In 1950, Horace Sutton published his book, “Footloose in Italy.” In that book he suggests a couple of drinks he found to be native to Italy – the Negroni and the Cardinale. A drink called the Negroni is said to appear in literature from as early as 1919, but without any full recipe or indication of ingredients. When its recipe does finally start to appear in 1940’s and 1950’s, it is not for the true cocktail thought of by many Americans today. It was a cup.
Cups could be described as wine-based slings that are diluted with a small amount of (usually charged) water. They may contain sour or succulent juices, but never in sufficient amounts to render them punches or succulants. When they were made in batches during their heyday, they usually contained one 6 fl-oz. bottle (the standard size at the time) of soda water or seltzer water per full-sized bottle of wine. When made in single servings, that proportion would be scaled to 1 fl-oz. of charged water per gill (4 fl-oz. – the old standard single portion) of wine. Look in any old book of mixed drinks from before Prohibition and you will find that cups usually have about these amounts of charged water and are always based on some type of wine. [When made as a true cup, the Pimm’s No. 1 Cup is based on “green ginger” wine and modified with Pimm’s No. 1 liqueur.] The original Negroni was a cup based on vermouth wine.
Sutton’s Negroni is composed of “vermouth, campari [sic], seltzer and gin.” Sutton’s listing of vermouth wine as the first ingredient is suggestive of its being considered the base, and thus the drink would be a cup. Croft-Cooke’s Negroni is even more incontrovertibly a cup. It contains only “a little gin” and “about a teaspoonful of Campari bitters,” but a full wineglass-ful (2 fl-oz.) of vermouth wine, which is obviously the base of the drink.
If you look back to the Sutton passage, you will notice that he describes the Cardinale as “a Martini with campari [sic] which turns it red.” That sounds a bit more like the Negroni people think of today. But Sutton’s description of the turning color suggests – and other sources from the period make it explicit – that dry vermouth wine is the type in the Cardinale.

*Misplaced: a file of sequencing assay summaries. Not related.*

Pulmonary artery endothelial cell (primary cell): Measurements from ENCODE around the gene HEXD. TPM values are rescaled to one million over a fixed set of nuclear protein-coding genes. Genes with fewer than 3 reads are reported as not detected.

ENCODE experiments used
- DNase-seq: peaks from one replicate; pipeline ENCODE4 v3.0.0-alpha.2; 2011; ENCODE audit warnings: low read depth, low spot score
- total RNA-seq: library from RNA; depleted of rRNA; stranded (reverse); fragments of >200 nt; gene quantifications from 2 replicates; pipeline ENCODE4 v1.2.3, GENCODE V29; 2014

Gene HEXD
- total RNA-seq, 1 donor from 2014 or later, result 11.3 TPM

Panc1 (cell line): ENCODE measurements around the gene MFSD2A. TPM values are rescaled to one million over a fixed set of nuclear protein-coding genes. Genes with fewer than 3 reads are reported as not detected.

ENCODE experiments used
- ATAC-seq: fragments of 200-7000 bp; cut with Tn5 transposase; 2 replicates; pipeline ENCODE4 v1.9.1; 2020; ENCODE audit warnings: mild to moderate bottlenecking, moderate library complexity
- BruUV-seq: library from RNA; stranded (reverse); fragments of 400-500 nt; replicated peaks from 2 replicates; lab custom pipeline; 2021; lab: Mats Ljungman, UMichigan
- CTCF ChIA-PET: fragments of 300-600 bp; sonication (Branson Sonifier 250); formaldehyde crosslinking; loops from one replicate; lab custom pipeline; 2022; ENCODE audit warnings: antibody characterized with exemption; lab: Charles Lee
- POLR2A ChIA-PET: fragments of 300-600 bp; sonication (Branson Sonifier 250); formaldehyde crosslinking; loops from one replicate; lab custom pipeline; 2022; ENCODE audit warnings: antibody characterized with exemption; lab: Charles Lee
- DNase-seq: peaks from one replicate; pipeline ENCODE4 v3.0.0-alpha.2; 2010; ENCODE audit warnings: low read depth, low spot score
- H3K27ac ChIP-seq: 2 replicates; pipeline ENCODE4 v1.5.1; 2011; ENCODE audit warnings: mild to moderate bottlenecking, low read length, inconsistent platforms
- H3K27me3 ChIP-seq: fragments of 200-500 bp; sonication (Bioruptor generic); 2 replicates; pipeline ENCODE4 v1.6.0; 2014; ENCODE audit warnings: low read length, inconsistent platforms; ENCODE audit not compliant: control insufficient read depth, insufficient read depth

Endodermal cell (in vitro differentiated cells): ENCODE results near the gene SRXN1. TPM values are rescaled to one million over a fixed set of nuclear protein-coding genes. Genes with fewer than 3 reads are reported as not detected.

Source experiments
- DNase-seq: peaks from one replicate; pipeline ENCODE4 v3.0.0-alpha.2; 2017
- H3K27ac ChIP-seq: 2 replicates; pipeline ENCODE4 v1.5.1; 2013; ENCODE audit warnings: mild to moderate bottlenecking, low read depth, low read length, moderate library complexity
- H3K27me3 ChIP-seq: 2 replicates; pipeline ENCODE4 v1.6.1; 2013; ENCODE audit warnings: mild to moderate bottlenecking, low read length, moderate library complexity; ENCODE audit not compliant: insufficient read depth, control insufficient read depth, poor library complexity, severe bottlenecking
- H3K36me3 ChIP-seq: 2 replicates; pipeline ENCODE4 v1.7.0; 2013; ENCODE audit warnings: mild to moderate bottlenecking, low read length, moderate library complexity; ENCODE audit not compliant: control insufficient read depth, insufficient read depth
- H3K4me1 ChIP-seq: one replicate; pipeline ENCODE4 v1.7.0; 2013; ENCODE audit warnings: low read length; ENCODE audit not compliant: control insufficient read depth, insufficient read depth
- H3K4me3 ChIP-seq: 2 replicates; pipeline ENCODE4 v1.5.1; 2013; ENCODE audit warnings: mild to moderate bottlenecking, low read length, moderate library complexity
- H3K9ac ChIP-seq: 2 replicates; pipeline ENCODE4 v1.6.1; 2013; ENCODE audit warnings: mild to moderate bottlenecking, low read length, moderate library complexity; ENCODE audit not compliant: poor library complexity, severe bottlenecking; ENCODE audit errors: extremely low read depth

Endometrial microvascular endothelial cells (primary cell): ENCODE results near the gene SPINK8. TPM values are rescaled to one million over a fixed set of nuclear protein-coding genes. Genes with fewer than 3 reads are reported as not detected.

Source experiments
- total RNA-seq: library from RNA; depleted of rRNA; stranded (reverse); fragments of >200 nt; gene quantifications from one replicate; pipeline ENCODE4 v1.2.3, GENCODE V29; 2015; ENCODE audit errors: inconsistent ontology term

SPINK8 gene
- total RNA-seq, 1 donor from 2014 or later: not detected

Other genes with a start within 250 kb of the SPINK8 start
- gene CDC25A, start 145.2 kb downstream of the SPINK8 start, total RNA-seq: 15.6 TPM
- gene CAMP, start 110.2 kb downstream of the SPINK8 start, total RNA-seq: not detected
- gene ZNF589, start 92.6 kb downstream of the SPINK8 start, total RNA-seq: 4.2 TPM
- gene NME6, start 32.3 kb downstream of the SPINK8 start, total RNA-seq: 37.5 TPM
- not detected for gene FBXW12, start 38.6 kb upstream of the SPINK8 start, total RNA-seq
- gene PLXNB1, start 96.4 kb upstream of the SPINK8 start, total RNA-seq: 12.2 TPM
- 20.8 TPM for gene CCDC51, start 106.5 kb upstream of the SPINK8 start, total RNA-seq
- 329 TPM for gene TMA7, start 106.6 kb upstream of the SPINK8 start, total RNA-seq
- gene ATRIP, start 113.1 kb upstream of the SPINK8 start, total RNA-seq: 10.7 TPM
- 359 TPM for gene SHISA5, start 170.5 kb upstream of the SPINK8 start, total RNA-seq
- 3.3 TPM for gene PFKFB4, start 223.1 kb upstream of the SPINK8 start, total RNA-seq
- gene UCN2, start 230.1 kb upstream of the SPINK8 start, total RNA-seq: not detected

Before any recipe for the Negroni (and any mention of the Cardinale) there was the Camparinete Cocktail. It appears in a San Francisco book published in 1934 by Boothby’s World Drinks Company and attributed to William Boothby (even though he had died in 1930).
The 1934 Camparinete Cocktail is based on a half-jigger (1 fl-oz.) of gin, modified with a quarter-jigger (1/2 fl-oz.) of sweet vermouth wine (a.k.a. ‘Italian vermouth’) and bittered with a quarter-jigger (1/2 fl-oz.) of the Campari brand of cinchona bitters. It is diluted with method ice and strained into a glass cocktail goblet. The garniture is a twist of lemon zest. That should seem familiar to all so-called Negroni enthusiasts, even if the name does not.
I think it is fair to assume that at the time of the publication of the Camparinete Cocktail in 1934, anything called a Negroni in Italy would still have been a cup, rather than a cocktail. Perhaps because a simple reading of the ingredients made the drinks seem more similar than they are, and maybe because the Camparinete Cocktail by any name is a better drink, people began adapting what they still called the Negroni into the Camparinete.
So the drink that is now commonly called the Negroni already existed in an American book with its own name in 1934. Since Campari is a grand bitters, the Camparinete is elementally that most American type of drink – a bittered sling, otherwise known as a cocktail.
What does this all mean for the bar-lore of an Italian count? If any one of the men proposed as the count Negroni in question was involved with creating any drink, it surely was not the drink documented in the 1934 recipe above (no matter what you call it). That creature is of an elementally American species and breeding – and its home range is where its recipe first appeared – as the Camparinete Cocktail.
Here are the recipes from my own book: